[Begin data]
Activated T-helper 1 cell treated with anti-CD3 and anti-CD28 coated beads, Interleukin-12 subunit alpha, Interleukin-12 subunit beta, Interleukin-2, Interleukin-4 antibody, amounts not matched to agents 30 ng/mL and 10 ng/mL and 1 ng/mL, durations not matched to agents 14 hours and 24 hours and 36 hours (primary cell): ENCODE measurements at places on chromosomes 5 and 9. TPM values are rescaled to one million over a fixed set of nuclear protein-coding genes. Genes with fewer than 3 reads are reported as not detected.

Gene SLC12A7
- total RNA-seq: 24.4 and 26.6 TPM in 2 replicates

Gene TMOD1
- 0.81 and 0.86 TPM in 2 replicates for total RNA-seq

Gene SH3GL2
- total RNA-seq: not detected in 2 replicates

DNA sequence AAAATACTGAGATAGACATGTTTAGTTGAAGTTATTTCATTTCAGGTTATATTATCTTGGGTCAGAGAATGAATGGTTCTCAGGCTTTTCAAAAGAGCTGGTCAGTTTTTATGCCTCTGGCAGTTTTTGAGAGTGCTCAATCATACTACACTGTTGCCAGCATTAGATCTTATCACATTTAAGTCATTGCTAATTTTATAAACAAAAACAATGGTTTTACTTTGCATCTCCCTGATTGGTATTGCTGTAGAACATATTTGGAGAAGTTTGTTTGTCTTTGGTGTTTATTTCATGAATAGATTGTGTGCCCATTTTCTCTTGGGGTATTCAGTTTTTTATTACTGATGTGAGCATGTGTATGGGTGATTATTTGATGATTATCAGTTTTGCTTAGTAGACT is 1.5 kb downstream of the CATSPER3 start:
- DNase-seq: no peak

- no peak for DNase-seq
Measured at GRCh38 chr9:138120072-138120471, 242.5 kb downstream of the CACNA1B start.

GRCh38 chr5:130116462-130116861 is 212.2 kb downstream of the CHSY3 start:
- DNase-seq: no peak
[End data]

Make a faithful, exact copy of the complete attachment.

Activated T-helper 1 cell treated with anti-CD3 and anti-CD28 coated beads, Interleukin-12 subunit alpha, Interleukin-12 subunit beta, Interleukin-2, Interleukin-4 antibody, amounts not matched to agents 30 ng/mL and 10 ng/mL and 1 ng/mL, durations not matched to agents 14 hours and 24 hours and 36 hours (primary cell): ENCODE measurements at places on chromosomes 5 and 9. TPM values are rescaled to one million over a fixed set of nuclear protein-coding genes. Genes with fewer than 3 reads are reported as not detected.

Gene SLC12A7
- total RNA-seq: 24.4 and 26.6 TPM in 2 replicates

Gene TMOD1
- 0.81 and 0.86 TPM in 2 replicates for total RNA-seq

Gene SH3GL2
- total RNA-seq: not detected in 2 replicates

DNA sequence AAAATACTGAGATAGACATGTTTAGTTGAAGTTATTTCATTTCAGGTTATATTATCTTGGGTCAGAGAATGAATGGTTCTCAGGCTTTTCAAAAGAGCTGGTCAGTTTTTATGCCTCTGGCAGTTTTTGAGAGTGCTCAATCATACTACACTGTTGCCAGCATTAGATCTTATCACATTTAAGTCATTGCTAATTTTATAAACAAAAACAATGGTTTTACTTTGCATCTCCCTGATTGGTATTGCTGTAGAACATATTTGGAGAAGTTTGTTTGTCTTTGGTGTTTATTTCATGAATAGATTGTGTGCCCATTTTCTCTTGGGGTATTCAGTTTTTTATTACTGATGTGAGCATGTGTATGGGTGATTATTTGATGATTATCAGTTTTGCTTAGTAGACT is 1.5 kb downstream of the CATSPER3 start:
- DNase-seq: no peak

- no peak for DNase-seq
Measured at GRCh38 chr9:138120072-138120471, 242.5 kb downstream of the CACNA1B start.

GRCh38 chr5:130116462-130116861 is 212.2 kb downstream of the CHSY3 start:
- DNase-seq: no peak